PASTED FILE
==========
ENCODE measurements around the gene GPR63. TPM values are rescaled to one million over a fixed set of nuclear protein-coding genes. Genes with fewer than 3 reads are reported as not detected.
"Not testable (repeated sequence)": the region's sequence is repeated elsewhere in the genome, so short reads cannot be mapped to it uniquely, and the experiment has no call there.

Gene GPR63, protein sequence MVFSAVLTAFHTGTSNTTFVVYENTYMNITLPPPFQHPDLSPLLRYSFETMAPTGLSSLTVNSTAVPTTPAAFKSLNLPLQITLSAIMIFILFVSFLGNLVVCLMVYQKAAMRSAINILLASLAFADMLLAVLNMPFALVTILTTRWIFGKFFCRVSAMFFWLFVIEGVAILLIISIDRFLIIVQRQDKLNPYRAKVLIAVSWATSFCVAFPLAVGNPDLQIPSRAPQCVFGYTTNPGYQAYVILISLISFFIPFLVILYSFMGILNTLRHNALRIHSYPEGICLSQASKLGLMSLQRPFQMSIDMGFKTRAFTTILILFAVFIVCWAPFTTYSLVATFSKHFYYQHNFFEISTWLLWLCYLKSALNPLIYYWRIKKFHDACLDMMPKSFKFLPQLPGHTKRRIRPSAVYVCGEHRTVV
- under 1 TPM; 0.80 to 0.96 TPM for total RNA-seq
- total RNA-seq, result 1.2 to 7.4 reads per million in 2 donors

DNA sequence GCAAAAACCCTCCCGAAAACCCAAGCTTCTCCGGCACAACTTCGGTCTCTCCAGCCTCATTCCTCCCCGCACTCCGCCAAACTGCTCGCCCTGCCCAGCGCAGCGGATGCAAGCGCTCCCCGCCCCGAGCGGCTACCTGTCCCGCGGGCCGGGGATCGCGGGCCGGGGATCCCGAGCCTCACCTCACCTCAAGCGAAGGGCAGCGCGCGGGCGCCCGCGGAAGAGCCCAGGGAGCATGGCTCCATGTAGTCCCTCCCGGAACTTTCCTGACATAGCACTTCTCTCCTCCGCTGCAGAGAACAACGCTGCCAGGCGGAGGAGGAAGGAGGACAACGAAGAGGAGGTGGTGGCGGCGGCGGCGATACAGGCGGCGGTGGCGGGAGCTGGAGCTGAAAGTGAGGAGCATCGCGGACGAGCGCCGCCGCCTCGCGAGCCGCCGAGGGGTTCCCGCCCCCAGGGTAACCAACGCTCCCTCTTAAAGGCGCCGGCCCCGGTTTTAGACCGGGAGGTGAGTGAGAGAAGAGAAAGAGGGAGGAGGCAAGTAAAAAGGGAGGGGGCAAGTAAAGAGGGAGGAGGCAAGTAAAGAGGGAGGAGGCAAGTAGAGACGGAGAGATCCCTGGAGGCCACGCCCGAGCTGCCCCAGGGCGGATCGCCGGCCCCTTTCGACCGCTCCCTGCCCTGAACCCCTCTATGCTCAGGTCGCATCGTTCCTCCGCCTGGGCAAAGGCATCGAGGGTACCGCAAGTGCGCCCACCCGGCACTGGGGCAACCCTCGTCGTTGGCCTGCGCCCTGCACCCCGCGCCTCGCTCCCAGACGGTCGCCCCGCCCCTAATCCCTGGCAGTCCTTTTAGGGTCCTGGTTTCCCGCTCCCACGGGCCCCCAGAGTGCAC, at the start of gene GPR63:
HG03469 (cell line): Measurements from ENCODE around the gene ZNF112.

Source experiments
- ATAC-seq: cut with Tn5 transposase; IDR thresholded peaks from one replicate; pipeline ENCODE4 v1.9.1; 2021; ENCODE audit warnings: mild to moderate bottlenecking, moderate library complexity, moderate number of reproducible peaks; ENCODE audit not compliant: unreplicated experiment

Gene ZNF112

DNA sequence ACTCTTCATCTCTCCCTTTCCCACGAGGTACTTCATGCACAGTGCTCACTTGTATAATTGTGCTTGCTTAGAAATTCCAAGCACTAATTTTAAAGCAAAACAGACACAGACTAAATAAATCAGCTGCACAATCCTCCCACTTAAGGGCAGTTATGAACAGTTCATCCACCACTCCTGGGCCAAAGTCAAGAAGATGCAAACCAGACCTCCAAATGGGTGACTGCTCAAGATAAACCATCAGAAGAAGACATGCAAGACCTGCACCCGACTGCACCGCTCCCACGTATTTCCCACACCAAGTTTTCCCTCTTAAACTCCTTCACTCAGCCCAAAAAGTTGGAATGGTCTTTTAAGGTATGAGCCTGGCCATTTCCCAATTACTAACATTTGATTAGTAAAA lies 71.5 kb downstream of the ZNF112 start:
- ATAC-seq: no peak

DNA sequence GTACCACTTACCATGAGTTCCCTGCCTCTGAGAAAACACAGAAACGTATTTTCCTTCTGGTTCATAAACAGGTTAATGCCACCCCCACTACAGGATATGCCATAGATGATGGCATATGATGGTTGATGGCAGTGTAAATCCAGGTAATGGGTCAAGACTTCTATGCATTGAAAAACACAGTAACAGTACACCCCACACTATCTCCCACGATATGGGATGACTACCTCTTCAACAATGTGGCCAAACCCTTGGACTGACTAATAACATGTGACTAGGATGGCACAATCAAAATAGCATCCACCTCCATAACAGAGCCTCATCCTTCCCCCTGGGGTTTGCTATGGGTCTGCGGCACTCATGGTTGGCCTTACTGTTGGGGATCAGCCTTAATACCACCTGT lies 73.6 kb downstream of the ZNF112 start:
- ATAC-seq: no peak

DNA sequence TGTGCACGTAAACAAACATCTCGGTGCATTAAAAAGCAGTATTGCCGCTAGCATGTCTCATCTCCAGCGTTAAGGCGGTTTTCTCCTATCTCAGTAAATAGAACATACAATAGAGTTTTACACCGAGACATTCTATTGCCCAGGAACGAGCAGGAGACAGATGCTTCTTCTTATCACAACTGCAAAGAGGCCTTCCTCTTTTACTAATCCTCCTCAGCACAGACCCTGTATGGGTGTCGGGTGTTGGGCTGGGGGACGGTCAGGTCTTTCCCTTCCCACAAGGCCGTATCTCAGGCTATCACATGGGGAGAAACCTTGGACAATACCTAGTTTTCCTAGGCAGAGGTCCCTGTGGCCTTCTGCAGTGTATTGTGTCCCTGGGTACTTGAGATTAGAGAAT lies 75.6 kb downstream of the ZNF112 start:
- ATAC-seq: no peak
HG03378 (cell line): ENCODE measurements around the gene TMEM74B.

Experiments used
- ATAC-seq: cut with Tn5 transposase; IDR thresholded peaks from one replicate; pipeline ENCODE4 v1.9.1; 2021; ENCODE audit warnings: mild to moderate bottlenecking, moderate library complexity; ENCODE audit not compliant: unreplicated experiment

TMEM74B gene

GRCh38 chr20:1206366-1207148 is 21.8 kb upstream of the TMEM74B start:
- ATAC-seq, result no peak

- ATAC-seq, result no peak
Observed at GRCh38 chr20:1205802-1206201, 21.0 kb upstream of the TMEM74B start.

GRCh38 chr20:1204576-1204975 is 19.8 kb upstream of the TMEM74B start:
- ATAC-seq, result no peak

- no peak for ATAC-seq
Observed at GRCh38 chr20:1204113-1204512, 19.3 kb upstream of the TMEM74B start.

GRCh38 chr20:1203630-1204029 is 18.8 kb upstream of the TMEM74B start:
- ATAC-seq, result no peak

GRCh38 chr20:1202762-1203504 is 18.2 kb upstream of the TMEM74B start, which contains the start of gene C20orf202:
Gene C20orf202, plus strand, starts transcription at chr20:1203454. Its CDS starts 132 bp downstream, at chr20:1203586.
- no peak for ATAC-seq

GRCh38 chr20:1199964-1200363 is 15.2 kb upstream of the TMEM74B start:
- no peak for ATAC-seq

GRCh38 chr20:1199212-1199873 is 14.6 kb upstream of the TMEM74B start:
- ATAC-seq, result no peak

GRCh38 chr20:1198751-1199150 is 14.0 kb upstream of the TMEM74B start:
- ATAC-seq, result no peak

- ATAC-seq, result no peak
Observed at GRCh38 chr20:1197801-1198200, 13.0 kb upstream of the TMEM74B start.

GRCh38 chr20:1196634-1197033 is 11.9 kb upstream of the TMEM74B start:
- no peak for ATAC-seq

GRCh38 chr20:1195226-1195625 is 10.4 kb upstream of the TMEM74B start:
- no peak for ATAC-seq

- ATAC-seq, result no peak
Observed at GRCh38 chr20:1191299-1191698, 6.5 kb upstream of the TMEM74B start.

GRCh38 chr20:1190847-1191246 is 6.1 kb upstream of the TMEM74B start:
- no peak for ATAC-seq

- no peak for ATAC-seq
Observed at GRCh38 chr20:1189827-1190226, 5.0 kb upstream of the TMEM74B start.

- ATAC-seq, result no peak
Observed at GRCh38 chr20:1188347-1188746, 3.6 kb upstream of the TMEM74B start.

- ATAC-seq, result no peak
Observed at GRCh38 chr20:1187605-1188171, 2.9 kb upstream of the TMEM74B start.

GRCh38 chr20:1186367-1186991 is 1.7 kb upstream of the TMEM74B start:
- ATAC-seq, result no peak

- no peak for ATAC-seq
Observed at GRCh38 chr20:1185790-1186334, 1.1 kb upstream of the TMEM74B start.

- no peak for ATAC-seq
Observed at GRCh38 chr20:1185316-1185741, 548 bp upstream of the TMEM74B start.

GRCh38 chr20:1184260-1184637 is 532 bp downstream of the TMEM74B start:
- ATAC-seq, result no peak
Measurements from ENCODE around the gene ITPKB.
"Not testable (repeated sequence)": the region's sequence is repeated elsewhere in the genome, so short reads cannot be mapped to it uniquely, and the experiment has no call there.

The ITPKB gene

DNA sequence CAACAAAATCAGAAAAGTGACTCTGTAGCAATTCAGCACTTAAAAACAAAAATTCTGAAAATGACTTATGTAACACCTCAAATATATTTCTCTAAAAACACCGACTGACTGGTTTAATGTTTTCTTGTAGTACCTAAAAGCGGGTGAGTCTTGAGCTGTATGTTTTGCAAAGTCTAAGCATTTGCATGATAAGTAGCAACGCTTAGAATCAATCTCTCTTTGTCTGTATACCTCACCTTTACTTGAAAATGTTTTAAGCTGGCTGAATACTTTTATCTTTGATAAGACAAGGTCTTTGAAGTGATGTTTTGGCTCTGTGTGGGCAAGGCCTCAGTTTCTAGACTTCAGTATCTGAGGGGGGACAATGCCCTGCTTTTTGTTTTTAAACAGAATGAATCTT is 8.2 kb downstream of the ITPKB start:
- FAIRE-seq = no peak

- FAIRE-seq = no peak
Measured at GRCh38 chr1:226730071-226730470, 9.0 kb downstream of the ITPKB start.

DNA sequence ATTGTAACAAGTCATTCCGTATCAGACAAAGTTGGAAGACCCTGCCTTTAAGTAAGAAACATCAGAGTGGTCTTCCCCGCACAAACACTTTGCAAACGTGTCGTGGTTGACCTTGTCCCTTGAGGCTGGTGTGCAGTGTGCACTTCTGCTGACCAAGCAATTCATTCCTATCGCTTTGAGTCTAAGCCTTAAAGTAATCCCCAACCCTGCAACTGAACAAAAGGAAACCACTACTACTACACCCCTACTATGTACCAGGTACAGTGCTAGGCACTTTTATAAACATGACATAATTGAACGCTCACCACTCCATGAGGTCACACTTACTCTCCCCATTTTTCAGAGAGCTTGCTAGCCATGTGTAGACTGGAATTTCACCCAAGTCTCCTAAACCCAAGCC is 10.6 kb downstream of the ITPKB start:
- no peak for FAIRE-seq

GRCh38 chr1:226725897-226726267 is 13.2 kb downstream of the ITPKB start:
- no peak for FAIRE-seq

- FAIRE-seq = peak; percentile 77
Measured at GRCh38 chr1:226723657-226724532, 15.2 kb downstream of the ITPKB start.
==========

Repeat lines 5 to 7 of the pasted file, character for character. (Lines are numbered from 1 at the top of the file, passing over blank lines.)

- total RNA-seq, result 1.2 to 7.4 reads per million in 2 donors

DNA sequence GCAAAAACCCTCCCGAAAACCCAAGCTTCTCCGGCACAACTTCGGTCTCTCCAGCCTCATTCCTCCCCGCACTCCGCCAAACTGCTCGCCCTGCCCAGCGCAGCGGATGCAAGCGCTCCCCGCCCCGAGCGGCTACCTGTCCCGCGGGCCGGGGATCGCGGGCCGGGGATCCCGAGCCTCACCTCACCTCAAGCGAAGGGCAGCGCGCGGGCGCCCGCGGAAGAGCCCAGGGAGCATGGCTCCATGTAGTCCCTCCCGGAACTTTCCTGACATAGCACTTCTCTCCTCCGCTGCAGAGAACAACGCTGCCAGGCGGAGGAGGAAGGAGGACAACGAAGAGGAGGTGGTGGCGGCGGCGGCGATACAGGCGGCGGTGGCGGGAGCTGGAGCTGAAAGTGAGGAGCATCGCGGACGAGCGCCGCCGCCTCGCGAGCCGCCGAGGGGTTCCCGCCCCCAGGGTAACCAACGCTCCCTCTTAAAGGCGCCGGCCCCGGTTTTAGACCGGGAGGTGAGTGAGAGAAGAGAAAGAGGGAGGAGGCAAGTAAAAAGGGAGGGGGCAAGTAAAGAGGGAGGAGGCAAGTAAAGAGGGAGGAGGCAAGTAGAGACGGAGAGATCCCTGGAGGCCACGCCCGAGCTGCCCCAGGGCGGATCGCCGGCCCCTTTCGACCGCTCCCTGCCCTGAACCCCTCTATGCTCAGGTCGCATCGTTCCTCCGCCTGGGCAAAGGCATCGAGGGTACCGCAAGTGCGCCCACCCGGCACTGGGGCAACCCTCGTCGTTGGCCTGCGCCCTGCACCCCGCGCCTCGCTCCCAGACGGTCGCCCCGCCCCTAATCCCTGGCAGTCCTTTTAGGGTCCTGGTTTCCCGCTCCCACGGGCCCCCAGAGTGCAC, at the start of gene GPR63:
HG03469 (cell line): Measurements from ENCODE around the gene ZNF112.